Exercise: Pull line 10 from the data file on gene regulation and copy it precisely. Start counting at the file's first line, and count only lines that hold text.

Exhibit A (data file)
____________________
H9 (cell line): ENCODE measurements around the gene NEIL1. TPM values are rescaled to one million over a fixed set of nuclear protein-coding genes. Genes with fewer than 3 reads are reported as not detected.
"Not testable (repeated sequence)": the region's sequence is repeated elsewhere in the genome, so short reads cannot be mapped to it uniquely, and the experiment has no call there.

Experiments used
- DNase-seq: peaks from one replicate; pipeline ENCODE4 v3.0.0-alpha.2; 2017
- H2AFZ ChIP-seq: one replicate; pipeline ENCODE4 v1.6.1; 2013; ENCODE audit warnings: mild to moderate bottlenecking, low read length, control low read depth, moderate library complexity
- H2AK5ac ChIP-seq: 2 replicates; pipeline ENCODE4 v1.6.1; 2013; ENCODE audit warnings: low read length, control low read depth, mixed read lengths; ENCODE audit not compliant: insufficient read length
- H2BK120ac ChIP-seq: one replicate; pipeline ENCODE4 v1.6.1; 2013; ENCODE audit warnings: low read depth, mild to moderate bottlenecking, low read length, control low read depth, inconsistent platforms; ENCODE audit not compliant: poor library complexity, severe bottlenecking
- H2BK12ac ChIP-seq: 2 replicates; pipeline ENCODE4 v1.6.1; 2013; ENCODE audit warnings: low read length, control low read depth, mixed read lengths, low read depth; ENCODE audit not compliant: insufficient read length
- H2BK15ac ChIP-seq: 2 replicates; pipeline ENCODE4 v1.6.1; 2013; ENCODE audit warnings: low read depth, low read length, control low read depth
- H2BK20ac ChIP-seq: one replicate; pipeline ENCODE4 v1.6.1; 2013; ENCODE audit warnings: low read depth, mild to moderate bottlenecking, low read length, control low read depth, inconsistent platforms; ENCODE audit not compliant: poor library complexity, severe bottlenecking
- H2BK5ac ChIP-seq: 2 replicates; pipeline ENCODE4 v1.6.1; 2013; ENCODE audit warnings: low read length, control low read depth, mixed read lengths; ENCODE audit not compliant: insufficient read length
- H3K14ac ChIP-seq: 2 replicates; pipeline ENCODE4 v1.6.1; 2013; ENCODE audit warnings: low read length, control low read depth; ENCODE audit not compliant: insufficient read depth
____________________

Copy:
- H2BK20ac ChIP-seq: one replicate; pipeline ENCODE4 v1.6.1; 2013; ENCODE audit warnings: low read depth, mild to moderate bottlenecking, low read length, control low read depth, inconsistent platforms; ENCODE audit not compliant: poor library complexity, severe bottlenecking